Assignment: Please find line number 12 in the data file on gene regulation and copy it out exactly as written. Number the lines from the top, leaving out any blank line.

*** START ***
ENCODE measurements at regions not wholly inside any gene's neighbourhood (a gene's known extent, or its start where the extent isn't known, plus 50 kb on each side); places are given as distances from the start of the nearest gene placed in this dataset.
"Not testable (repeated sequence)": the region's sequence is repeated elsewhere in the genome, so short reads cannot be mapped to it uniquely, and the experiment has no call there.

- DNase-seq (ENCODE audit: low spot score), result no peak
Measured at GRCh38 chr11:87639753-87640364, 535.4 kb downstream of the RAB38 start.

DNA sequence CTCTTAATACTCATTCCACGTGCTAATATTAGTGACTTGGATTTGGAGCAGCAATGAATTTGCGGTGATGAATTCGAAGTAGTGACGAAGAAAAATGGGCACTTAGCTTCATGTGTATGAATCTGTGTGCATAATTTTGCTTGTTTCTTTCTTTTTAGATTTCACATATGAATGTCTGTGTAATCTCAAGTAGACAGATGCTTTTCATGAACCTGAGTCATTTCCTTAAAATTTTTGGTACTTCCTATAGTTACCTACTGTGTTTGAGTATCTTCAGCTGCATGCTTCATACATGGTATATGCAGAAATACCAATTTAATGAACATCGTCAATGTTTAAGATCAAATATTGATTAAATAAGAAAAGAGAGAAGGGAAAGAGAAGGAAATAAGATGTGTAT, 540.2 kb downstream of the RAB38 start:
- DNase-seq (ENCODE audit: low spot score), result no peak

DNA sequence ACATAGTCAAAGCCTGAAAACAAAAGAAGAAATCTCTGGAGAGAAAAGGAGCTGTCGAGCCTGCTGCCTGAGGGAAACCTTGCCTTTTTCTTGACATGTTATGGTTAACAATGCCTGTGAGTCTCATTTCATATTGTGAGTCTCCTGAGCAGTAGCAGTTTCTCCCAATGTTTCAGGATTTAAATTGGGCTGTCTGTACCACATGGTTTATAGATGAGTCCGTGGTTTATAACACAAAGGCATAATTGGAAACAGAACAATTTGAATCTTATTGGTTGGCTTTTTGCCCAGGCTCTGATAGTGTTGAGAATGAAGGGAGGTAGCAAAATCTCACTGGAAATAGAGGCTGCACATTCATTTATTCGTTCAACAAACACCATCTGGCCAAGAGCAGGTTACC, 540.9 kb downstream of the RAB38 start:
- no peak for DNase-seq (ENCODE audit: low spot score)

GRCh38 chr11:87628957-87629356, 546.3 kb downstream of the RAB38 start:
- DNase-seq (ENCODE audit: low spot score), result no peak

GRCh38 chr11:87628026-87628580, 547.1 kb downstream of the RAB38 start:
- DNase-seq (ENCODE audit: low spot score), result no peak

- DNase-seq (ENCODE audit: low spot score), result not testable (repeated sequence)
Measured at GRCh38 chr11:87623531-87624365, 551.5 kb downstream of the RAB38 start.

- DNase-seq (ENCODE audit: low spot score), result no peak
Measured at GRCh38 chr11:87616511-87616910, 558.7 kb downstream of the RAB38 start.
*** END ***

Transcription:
- DNase-seq (ENCODE audit: low spot score), result no peak